For years, memory loss was accepted as a normal part of aging. But, it’s not normal at any age. I’m not talking about just forgetting where you placed your keys occasionally or struggling to remember someone’s name but doing this frequently and without explanation. That can be a cause for alarm about what’s happening in the brain. Frequent bouts of forgetfulness could be an early sign of a serious emerging brain problem.  

A 30-year study of patients with Alzheimer’s disease showed that what happens in the brain can have subtle signs 10-15 years before Alzheimer’s is diagnosed. So, by the time a family member or friend notices symptoms of memory deficits in a person, the disease has progressed significantly. That’s why even the slightest signs of chronic memory problems should be checked out by a physician.

On the other hand, it’s normal for our ability to process information, and our attention spans, to begin to decrease as we age. So, doing puzzles, learning new things and being sociable are useful activities for maintaining these brain activities. 

Is there a drug or drugs that can prevent or reverse aging of the brain?

Sadly, there is no pill or powder, no ‘magic bullet’ that can do this yet, though research is still looking. In fact, the last FDA-approved for treating symptoms of Alzheimer’s is 20 years old. In the past 10 years, pharmaceutical companies have invested more than $20 billion in Alzheimer’s research without a single product coming to market.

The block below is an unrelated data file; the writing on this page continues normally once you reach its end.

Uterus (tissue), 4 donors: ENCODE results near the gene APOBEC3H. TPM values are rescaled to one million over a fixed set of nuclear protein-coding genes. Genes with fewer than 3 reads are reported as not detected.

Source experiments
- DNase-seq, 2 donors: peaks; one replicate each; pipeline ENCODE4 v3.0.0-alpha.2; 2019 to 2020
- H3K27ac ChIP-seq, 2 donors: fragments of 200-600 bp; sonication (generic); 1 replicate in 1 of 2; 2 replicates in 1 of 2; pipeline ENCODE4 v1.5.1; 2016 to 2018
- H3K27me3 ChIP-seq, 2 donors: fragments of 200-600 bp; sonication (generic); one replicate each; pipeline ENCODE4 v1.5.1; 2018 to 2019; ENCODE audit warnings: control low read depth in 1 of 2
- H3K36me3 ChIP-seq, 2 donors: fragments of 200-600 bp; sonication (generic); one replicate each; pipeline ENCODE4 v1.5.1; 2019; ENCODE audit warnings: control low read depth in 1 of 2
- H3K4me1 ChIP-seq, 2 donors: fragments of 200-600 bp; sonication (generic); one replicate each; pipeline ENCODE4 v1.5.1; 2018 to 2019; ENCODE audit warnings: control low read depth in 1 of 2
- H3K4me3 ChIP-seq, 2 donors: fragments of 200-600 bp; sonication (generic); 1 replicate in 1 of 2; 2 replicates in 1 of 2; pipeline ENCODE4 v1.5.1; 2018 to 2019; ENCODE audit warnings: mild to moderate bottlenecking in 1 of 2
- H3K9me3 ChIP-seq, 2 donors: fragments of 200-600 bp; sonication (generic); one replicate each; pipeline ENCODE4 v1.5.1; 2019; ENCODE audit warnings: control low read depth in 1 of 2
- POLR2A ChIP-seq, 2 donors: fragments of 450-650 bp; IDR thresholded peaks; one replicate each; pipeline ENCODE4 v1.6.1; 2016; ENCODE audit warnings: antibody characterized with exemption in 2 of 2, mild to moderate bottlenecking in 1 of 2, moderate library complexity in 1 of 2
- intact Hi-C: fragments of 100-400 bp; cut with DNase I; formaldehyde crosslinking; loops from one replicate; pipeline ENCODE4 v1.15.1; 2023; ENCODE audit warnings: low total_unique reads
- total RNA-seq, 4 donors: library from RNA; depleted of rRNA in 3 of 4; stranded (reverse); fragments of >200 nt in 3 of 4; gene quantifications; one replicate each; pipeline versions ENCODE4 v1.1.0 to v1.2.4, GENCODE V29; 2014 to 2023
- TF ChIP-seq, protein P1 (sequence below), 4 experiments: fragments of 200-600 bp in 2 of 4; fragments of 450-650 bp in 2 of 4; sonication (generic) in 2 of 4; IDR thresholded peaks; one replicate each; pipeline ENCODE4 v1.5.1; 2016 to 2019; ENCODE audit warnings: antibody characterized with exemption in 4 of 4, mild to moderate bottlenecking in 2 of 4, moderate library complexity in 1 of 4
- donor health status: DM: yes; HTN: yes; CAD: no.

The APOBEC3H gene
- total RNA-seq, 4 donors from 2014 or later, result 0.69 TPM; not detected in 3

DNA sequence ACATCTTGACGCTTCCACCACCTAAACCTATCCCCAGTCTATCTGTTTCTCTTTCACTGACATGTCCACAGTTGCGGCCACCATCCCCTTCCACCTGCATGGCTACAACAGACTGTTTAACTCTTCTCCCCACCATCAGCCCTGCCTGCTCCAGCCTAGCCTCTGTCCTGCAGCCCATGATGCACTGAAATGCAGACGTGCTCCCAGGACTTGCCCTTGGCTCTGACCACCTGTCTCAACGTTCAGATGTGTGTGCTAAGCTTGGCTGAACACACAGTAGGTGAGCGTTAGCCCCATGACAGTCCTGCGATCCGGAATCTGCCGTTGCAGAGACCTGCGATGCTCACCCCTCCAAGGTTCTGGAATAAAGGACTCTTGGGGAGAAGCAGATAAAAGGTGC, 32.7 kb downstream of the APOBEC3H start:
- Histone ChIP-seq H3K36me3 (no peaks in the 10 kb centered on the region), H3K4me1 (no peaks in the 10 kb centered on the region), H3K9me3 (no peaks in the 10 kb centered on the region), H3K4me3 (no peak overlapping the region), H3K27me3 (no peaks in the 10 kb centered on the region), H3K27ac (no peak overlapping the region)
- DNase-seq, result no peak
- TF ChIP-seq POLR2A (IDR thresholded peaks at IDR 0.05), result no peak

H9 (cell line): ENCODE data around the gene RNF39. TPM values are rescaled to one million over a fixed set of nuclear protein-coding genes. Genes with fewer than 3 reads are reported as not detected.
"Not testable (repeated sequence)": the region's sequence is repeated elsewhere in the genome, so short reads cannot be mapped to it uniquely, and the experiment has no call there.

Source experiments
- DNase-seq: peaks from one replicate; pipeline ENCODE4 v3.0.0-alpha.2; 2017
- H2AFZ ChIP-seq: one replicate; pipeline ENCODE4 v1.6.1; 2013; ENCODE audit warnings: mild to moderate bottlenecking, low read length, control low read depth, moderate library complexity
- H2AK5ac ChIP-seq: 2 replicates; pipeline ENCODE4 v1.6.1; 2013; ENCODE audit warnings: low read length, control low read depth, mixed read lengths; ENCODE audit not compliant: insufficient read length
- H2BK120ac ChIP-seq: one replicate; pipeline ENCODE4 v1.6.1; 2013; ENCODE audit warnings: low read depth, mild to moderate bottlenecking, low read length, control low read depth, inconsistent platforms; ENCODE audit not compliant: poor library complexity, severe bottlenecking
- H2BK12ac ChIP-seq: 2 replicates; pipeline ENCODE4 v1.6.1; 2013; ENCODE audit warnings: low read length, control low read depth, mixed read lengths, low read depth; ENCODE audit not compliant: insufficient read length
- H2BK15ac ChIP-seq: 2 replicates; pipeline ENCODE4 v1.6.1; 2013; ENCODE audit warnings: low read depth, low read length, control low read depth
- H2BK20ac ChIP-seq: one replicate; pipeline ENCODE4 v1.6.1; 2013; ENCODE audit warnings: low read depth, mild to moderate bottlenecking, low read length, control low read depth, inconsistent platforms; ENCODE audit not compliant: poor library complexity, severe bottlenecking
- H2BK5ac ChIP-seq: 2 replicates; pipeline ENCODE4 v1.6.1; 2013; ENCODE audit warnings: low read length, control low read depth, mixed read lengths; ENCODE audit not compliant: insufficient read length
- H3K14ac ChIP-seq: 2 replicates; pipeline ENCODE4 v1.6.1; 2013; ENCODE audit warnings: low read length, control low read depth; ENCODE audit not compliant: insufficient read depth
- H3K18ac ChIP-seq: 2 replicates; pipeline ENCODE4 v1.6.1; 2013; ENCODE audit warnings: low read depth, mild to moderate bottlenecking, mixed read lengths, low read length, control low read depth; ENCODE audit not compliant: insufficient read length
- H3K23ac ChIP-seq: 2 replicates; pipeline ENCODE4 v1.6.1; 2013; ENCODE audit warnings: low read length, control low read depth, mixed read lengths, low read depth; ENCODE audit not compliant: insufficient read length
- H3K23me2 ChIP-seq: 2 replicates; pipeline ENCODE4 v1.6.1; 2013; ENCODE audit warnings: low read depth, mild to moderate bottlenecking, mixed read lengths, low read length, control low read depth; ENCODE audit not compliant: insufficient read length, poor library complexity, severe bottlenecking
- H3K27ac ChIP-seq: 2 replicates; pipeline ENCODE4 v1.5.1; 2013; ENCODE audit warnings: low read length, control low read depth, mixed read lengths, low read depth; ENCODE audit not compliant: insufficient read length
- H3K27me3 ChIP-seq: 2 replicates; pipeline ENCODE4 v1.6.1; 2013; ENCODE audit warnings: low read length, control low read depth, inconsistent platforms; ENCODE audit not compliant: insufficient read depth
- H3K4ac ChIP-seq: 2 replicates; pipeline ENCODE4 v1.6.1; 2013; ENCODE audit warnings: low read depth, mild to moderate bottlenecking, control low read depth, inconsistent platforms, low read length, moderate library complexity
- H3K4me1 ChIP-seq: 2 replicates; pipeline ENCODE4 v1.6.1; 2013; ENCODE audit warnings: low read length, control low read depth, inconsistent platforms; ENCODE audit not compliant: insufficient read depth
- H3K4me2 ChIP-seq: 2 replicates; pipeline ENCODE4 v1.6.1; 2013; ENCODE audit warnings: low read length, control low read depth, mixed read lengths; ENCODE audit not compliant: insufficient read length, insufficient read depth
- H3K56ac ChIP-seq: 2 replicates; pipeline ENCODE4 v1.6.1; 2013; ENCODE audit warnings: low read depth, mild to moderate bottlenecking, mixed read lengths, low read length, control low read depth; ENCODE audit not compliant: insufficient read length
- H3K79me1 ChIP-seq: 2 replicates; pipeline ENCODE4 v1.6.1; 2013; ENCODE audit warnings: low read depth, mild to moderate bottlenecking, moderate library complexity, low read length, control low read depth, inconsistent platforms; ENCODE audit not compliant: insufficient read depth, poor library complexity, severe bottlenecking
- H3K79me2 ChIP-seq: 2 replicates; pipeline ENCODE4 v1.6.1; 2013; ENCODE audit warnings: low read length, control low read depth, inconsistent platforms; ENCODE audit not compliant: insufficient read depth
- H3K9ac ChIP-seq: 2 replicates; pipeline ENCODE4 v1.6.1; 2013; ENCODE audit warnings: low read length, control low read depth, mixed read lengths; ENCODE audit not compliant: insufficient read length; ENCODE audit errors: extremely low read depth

That’s why it’s important to exercise, eat well, socialize and challenge yourself cognitively to keep your brain young. Changing behavior is always challenging, but in this case, the payoff is undeniable. Research over 30 years shows conclusively that these behaviors do reduce or slow the chances of developing Alzheimer’s and dementia. 

What are the chances of developing Alzheimer’s or dementia over a lifetime? 

Statistically, you have a 25 percent chance of developing dementia or Alzheimer’s disease after the age of 80. We don’t know why or how, though Alzheimer’s has been linked to the accumulation of certain protein deposits in the brain.  

Genetics, environmental toxins, the interactions of certain medicines and certain illnesses surely play a role in the aging of the brain and development of Alzheimer’s or Alzheimer’s-like symptoms. But research hasn’t been able to find out for sure what causes Alzheimer’s and dementia and how to cure it, despite investing hundreds of billions of dollars in this pursuit over the past 20 years.

If I’m having memory problems, should I take nutritional supplements?

 

The American Academy of Neurology studied supplements to prevent delayed cognitive decline and found none to be effective. This billion-dollar industry appeals to the aging Baby Boomers, but “let the buyer beware.” 

 

Keep in mind, these substances are not approved by the FDA, meaning they haven’t gone through the rigorous multiple stages of research that are required to receive this approval. Not only are they not beneficial, but some of them can cause serious harm due to toxicity and interactions with prescribed medicines.